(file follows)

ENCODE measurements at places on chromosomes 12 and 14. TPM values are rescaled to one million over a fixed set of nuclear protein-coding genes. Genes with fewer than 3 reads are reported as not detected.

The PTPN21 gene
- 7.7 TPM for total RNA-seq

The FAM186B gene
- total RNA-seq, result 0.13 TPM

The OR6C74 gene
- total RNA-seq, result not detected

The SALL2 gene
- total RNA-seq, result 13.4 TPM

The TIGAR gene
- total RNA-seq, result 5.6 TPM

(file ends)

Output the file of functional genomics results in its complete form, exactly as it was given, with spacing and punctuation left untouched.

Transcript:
ENCODE measurements at places on chromosomes 12 and 14. TPM values are rescaled to one million over a fixed set of nuclear protein-coding genes. Genes with fewer than 3 reads are reported as not detected.

The PTPN21 gene
- 7.7 TPM for total RNA-seq

The FAM186B gene
- total RNA-seq, result 0.13 TPM

The OR6C74 gene
- total RNA-seq, result not detected

The SALL2 gene
- total RNA-seq, result 13.4 TPM

The TIGAR gene
- total RNA-seq, result 5.6 TPM